We agreed that the space would remain ours until management reversed their decision. Even though this was a defensive demand to return to the recent past, we began to feel a different future – a sense that we could never quite go back to the same. Undergraduates and postgraduates became equals, working collaboratively in meetings; campus staff and local activists brought us food and messages of support; students from other universities shared stories and strategies; a panelled room was used for evening takeaways; the boardroom TV showed films into the night; students and visiting academics held seminars on topics from Marx to mathematics, from the architecture of occupation to international politics; and the out-of-bounds roof became a place to hang banners and hang out. Colleagues became comrades, offices became bedrooms, windows became doors and tables became barricades.
Unfortunately, we had not quite reached the stage at which management’s High Court injunction had become just a bit of paper. Twelve days into the occupation, the last people left eight hours after the injunction came into effect.
But this was not the end: we occupied the campus library for a night, after which the university suspended Westminster, Sussex, King’s…On 5 May, thousands of lecturers went out on strike across London, including staff from King’s College London, Westminster and Sussex universities, and eleven further education colleges, including CONEL and Hackney, supported by many of the students they taught.
Earlier in March, students from the University of Westminster had stormed a meeting of the board of governors and occupied the vice chancellor’s office to protest against planned cuts and job losses. Lecturers at Sussex University had, also in March, voted in favour of strike action in response to the announcement of the closure of the Modern Languages faculty, drastic cuts to the English and History departments, and the planned loss of 112 jobs. In support of this decision, Sussex students staged a sit-in inside the university’s main administrative centre, a situation that escalated when members of administrative staff locked themselves inside an office and riot police were called.
The university secured a High Court injunction against the occupying students and two days later suspended six of the students involved in the sit-in. This in turn provoked a week-long occupation of a lecture hall by a much large number of students, which coincided with one-day strike action by staff, and the eventual reinstatement of the suspended students pending disciplinary hearings.
In April, lecturers at King’s College London went on strike against massive cuts, £1.52 million of which were to be made in the School of Arts and Humanities.
Academics there feared that the managerial vision of ‘financially viable academic activity’ indicated a significant threat to their subjects, which may be sidelined in favour of HEFCE’s higher funded, training-based subjects. An open letter signed by 2,700 students and friends of the Philosophy Department at King’s College London objected to the ‘restructuring’ of the School of Arts and Humanities, on the grounds that it would result in job losses for a number of valued academics, and would require all faculty members to compete against each other in reapplications for their own posts.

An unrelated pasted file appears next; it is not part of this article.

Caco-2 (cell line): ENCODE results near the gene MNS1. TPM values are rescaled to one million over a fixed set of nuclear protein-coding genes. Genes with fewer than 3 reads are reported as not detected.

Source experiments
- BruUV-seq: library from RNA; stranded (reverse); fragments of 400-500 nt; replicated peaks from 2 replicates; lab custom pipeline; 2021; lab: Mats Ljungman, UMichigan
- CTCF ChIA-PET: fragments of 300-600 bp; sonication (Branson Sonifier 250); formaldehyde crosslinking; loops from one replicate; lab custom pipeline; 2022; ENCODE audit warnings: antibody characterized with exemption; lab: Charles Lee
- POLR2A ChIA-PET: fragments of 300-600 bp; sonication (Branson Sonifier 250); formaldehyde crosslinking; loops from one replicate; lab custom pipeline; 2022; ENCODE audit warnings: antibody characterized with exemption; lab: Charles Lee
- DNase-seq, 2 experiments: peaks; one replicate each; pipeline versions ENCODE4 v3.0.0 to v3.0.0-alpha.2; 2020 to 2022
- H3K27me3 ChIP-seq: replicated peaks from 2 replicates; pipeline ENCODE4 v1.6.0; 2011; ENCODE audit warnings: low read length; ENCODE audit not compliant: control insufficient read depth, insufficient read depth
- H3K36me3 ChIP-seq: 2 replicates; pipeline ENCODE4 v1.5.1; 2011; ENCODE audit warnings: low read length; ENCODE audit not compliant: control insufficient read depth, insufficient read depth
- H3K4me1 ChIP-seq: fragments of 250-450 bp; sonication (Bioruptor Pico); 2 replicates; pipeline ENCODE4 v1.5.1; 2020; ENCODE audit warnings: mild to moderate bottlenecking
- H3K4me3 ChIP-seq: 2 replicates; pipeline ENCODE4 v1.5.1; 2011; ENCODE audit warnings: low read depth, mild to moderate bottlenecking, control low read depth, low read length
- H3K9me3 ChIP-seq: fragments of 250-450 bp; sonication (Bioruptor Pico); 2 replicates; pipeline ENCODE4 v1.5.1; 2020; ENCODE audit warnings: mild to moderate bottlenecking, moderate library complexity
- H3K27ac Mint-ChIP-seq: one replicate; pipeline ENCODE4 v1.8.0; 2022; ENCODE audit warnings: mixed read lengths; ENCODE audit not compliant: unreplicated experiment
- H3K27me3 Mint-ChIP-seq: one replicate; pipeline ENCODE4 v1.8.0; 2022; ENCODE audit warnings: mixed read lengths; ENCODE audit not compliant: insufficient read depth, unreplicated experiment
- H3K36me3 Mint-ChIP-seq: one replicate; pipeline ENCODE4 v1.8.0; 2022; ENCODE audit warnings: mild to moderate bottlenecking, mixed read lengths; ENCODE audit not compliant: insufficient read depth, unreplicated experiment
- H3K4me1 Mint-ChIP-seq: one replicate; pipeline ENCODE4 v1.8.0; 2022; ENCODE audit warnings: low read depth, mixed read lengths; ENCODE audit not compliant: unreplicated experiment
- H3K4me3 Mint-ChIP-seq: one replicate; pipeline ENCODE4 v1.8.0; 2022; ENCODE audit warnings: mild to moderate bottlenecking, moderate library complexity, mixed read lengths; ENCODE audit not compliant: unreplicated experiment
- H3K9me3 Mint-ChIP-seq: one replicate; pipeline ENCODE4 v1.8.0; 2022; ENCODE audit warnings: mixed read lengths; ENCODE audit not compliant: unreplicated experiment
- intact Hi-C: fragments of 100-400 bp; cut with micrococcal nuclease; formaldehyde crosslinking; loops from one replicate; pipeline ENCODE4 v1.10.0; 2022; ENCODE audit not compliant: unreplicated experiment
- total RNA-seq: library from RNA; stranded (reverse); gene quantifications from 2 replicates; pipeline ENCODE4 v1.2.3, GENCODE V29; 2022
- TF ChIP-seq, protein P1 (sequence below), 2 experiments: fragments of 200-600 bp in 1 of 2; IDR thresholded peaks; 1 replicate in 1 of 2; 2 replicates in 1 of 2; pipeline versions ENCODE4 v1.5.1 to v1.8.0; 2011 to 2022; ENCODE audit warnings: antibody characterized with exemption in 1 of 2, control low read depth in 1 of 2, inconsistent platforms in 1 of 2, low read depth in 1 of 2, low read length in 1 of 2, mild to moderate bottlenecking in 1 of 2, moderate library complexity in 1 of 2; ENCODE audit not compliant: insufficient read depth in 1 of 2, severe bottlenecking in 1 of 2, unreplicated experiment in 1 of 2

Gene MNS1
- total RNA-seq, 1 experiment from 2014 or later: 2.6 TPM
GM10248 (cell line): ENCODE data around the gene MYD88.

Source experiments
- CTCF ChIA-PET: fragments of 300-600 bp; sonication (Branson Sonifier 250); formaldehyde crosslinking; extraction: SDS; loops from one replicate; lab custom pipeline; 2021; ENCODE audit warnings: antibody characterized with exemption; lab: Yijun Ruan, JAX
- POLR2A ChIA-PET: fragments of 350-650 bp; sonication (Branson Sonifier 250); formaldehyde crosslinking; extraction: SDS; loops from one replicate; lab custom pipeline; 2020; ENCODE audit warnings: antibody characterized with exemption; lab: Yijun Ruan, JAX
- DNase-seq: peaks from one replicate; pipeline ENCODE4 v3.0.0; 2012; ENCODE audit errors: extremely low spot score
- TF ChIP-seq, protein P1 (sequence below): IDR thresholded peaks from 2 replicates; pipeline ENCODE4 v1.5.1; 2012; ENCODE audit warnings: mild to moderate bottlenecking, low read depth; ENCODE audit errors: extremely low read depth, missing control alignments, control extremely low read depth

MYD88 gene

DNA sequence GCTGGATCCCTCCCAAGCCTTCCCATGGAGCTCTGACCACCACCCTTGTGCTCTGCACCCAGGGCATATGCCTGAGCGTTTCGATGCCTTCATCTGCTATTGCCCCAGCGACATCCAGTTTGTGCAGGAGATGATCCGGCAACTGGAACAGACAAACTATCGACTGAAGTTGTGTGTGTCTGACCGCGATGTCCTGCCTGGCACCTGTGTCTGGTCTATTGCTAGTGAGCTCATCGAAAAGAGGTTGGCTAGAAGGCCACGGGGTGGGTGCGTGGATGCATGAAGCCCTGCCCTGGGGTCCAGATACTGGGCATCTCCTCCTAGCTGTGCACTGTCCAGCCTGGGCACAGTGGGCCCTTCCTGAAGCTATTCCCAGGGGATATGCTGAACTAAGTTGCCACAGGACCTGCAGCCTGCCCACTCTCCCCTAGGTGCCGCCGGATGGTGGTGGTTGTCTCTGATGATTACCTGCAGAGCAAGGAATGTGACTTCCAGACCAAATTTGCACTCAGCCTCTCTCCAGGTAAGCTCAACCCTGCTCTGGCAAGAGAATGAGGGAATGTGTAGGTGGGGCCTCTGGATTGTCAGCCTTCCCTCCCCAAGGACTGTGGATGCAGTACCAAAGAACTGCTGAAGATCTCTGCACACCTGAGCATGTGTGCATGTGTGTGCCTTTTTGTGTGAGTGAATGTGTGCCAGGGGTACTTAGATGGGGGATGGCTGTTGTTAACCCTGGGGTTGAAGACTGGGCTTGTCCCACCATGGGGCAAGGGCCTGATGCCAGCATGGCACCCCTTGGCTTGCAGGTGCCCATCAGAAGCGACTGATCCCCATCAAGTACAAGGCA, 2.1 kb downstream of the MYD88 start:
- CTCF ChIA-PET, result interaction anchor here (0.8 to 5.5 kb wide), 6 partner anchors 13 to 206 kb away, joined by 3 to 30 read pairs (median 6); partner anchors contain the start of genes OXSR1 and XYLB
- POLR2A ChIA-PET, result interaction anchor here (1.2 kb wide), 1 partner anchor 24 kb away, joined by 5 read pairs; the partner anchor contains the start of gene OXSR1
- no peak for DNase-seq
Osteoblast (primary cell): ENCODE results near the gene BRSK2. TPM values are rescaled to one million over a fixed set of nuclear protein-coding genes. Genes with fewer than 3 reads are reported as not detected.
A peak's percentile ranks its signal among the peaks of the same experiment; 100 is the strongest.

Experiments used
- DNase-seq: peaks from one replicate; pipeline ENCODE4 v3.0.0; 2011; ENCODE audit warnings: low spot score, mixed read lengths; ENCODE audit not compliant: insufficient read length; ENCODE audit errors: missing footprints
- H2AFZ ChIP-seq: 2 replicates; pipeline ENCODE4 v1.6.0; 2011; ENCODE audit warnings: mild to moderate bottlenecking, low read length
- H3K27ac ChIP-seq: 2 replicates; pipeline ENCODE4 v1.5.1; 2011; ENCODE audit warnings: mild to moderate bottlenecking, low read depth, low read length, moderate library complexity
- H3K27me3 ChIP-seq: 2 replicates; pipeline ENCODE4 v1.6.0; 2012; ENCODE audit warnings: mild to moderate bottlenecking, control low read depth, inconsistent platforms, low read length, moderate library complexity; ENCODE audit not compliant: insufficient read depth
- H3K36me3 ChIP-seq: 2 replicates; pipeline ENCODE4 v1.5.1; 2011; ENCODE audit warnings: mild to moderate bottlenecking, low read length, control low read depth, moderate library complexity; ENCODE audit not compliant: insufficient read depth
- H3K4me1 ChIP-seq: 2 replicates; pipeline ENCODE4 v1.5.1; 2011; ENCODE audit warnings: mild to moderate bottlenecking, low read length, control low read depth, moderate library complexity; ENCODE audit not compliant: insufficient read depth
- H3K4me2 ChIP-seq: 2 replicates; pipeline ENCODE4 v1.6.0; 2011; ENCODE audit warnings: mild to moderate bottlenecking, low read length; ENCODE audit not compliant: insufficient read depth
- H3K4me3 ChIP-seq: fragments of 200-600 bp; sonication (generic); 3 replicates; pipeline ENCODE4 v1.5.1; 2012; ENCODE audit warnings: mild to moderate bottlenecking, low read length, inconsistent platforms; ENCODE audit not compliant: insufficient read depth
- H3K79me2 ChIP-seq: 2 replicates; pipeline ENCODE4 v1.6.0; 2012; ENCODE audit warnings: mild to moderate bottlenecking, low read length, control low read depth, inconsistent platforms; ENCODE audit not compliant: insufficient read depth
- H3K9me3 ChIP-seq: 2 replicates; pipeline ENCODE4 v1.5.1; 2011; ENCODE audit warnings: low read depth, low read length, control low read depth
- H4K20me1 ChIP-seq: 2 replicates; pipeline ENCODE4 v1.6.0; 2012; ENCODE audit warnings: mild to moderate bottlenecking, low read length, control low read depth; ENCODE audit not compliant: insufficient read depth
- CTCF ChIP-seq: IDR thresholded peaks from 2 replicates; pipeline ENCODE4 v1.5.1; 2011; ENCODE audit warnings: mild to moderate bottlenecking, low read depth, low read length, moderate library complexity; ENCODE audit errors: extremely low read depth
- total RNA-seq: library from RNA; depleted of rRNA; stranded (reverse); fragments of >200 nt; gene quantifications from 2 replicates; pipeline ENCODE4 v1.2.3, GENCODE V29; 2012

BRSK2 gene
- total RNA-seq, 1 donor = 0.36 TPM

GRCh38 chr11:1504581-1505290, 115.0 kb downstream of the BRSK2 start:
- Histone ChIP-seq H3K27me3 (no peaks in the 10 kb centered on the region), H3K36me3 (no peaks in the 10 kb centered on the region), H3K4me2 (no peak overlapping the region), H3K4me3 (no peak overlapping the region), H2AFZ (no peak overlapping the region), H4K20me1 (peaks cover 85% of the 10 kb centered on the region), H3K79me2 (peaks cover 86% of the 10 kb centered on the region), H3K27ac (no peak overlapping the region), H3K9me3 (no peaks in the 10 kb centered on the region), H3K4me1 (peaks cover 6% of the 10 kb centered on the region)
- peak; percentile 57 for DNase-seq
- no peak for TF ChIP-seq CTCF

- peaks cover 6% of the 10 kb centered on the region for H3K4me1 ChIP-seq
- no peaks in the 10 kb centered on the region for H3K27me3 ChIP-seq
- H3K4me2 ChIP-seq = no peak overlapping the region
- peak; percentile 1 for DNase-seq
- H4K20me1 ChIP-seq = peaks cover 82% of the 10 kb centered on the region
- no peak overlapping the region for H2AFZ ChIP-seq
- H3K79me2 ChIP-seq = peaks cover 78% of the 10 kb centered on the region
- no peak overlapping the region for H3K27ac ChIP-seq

It rejected the lack of transparency in the consultation process and the absence of any proposed alternatives.
In May the hearings for the suspended Sussex students were held against the backdrop of national student protest, a motion of support by the University and College Union (UCU) and an open letter condemning the university management’s actions signed by academics, union leaders and the first elected Green MP, Caroline Lucas. Only the minor charge of ‘conduct injurious to the academic or administrative activities of the university’ was upheld, whilst all the more serious allegations relating to violent and threatening behaviour were dropped. Staff and students have vowed to continue their protest against the cuts, with further strikes being mooted.
Meanwhile, staff and students working in Arts and Humanities at King’s have claimed an important victory in the wake of the protests: when the final consultation document was published on 18 May, it transpired that cost savings could be made in the school without any forced redundancies.
five students and half the Philosophy staff, only increasing our determination to fight on. We responded by establishing a camp for displaced students and academics on the front lawn of the main campus, and staging a protest at a Middlesex event in Central London.
Our struggle continues as we resist another wave of spurious suspensions and stand against the cuts at large. For we have not only established alliances within Middlesex, but with groups in other universities and workplaces across the country, allowing us to put the cuts to education at Middlesex, and our fight against them, into a national context. In solidarity, we have joined forces with others who are fighting cuts, such as the BA cabin crew, Right to Work, UCU, Greek Workers, and Stop the Cuts campaigns. We hope and believe that as these cuts expand, similar resistance will spread across the country, and the links we have established with groups from Essex, Westminster and Sussex universities, Goldsmiths, SOAS, King’s and others will widen and deepen. We look forward to many more late-night dinners in occupied buildings in the years to come.